What is in this article?:
- Rio Grande Valley farmers offered limited surge valves at extreme discount
- Study indicates technology's value
- How surge irrigation works
- Surge valve incentives in South Texas.
- South Texas farmers are looking for cost-effective ways to make every drop count.
- Surge irrigation uses a surge controller butterfly valve placed in the center of the top of the field with gated pipe leading out of the valve going both directions.
Study indicates technology's value
In 2011, the Texas A&M University Department of Agricultural Economics and Texas AgriLife Extension Service conducted a comprehensive study in the Lower Rio Grande Valley titled the Agricultural Water Conservation Demonstration Initiative (ADI project), a multi-faceted effort involving the Texas Water Development Board, the Harlingen Irrigation District, several South Texas agricultural producers, Texas AgriLife Extension (Extension) Service, and other agencies.
It was designed to demonstrate state-of-the-art water distribution network management and on-farm, cost-effective irrigation technologies to maximize surface water use efficiency.
In 2010, as part of the larger study, a furrow versus surge valve technology demonstration associated with the ADI project was completed to analyze potential water application and irrigation costs scenarios in cotton production.
At the time, irrigation water was sold to growers was $1.17 an acre-inch or $14 per acre- foot. The cost of surge valves at the time of the study was approximately $1,800. The results of the project concluded that while the investment required by growers to acquire and use surge valves in their cotton fields would have been minimally higher than purchasing water at prevailing prices, and considering irrigation water was readily available in 2010, only a few growers expressed interest in investing and converting to surge valve technology.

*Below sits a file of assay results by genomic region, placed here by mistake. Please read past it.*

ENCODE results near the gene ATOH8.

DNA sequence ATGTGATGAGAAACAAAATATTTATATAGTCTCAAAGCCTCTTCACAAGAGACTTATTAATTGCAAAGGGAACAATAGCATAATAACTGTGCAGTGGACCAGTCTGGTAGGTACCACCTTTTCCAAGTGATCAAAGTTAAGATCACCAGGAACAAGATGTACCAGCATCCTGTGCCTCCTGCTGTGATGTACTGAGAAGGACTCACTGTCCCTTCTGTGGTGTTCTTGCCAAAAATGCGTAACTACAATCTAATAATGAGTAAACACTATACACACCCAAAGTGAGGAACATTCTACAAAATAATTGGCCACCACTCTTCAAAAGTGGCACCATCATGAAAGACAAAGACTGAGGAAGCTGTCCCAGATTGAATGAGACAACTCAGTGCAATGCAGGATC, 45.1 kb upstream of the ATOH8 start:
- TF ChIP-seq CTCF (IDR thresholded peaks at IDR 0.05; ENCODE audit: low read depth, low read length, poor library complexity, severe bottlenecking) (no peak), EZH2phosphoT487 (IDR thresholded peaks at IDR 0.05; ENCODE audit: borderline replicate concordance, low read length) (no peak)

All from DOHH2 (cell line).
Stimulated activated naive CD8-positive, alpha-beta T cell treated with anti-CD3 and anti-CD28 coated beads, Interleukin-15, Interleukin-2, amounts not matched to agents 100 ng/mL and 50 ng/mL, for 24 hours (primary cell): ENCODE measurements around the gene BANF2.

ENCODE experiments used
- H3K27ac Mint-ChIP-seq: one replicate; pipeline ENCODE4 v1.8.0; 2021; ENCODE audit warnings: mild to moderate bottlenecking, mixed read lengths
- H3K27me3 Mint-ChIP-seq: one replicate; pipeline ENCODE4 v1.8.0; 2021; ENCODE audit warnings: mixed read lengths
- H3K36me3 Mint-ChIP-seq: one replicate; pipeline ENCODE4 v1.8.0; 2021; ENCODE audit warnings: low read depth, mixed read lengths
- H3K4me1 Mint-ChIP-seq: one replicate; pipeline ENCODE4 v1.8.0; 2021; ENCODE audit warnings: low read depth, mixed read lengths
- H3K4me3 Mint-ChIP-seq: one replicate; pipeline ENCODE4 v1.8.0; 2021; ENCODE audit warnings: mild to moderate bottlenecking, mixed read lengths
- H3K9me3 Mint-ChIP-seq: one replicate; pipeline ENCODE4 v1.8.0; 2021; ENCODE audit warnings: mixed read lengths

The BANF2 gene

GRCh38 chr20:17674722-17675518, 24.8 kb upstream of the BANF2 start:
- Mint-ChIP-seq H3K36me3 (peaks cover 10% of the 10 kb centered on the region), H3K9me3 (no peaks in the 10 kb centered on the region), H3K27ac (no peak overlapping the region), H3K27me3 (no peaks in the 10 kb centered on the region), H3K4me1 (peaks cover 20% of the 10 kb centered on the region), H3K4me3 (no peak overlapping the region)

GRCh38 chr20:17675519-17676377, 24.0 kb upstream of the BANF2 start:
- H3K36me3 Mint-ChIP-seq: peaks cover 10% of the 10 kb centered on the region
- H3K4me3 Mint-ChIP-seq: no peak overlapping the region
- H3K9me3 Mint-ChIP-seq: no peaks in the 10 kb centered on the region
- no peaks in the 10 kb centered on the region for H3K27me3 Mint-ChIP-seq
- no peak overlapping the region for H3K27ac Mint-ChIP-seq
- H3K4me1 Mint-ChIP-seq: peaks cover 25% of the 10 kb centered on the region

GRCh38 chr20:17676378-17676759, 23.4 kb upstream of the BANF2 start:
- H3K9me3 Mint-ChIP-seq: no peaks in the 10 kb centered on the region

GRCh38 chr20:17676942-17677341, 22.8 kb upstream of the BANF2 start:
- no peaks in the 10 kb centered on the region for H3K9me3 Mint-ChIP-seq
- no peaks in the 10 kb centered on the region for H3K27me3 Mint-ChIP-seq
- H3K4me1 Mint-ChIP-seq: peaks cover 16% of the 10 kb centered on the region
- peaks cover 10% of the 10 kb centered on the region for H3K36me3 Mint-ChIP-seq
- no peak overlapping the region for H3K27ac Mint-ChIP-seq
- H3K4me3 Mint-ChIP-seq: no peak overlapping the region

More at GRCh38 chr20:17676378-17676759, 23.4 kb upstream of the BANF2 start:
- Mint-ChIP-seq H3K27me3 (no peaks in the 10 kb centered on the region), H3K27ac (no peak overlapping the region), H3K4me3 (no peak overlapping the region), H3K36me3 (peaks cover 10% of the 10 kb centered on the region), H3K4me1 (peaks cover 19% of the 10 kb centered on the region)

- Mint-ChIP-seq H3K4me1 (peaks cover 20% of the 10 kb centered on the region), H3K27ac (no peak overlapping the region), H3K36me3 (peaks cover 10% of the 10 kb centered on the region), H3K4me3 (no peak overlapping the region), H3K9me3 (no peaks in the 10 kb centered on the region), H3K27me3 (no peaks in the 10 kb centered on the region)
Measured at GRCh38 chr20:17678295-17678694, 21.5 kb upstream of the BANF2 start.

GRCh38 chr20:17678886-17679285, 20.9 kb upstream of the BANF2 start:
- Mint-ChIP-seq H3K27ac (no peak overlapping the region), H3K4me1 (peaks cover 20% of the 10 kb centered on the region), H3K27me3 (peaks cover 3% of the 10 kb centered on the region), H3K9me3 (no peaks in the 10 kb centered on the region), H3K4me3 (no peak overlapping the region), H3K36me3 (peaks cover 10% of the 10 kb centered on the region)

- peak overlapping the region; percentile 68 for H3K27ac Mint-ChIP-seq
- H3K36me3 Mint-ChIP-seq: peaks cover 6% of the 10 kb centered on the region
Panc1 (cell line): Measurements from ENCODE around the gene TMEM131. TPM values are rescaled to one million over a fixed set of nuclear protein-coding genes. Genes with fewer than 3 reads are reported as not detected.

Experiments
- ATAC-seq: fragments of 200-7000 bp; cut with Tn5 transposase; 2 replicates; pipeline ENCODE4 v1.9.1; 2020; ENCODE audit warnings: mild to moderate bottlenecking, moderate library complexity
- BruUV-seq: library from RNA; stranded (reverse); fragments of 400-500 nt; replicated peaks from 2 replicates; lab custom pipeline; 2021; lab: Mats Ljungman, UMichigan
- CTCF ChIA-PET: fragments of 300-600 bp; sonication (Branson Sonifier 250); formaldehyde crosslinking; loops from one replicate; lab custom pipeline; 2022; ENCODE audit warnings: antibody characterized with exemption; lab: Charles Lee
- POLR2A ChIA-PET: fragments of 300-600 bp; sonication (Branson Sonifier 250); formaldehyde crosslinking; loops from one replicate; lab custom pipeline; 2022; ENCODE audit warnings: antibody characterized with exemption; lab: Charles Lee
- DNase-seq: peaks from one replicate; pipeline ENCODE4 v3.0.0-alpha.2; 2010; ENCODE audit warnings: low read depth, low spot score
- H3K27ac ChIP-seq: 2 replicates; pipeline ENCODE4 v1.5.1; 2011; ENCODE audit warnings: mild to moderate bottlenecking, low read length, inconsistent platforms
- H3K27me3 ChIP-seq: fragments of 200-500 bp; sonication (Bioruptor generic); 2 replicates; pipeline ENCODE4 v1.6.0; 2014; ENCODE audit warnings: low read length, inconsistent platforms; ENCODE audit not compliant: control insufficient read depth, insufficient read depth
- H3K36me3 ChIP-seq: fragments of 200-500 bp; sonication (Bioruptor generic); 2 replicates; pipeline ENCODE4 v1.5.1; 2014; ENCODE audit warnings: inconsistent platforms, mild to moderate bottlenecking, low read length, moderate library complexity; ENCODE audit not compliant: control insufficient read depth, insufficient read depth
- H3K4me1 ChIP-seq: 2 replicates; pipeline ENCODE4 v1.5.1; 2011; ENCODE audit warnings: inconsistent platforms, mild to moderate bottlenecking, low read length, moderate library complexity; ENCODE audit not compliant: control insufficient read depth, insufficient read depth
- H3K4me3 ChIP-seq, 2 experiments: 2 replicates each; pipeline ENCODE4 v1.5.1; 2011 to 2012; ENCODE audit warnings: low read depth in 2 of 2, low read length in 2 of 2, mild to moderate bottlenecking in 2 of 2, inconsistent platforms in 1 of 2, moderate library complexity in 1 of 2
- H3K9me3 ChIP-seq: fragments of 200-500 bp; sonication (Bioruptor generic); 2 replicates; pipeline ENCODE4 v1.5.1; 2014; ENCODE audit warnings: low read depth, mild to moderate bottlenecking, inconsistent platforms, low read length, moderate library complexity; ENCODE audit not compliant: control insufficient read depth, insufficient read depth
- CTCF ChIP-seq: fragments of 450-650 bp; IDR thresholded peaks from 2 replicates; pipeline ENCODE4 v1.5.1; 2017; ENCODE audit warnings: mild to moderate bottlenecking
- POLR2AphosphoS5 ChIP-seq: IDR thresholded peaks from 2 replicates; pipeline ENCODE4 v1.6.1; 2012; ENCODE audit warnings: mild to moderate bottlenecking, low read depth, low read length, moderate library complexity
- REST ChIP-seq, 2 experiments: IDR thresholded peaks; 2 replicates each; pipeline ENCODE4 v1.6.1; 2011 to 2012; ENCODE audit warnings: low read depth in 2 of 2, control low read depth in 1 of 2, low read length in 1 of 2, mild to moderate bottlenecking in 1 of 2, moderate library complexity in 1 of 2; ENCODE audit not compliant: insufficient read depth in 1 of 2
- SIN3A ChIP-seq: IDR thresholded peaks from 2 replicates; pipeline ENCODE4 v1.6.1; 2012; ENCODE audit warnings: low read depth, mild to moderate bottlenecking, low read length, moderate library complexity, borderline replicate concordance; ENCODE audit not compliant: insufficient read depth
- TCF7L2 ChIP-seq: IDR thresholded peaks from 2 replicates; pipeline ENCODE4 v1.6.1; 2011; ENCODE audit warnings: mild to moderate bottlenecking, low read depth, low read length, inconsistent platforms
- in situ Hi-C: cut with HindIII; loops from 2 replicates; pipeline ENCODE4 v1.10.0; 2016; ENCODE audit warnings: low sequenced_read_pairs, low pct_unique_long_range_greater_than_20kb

But the study, conducted by Texas A&M Extension specialists Mac Young, Steven Klose and Valorie Reynolds, correctly predicted that water would become harder to acquire in and prices would eventually rise. They concluded that the cost of purchasing and changing to surge valve irrigation would not provide an immediate cost benefit compared to traditional furrow irrigation methods, but it would help conserve water. They further concluded a time was coming, as water supplies diminished and the cost of water increased, when converting to surge valve technology would not only be cost efficient, but also would lower overall production costs.
According to water officials in the Valley, that time has arrived. With limited irrigation allocations, many growers have been forced to purchase water outside their districts at a much higher cost. With water availability at a 20-year low, the cost of converting to new irrigation technologies appears to be a less expensive alternative.
Tom McLemore, project manager at the Harlingen Irrigation District, was involved in the 2011-2012 study as project manager on the cotton fields selected for the surge irrigation technology evaluation. In addition, he grows sugarcane and is one of a few Valley growers who utilize surge valve technology on his farm.
"While water prices have not increased significantly over the last year or two, many growers have been forced to purchase water out of district because of water shortages. In these cases they are paying $35 to $60 an acre-foot, and this justifies the acquisition costs of surge valves," McLemore said. "These surge valves also help growers stretch their allocations, so not only is there a financial benefit to using the technology, but it also reduces the amount of water used on a field, and that's good for everybody."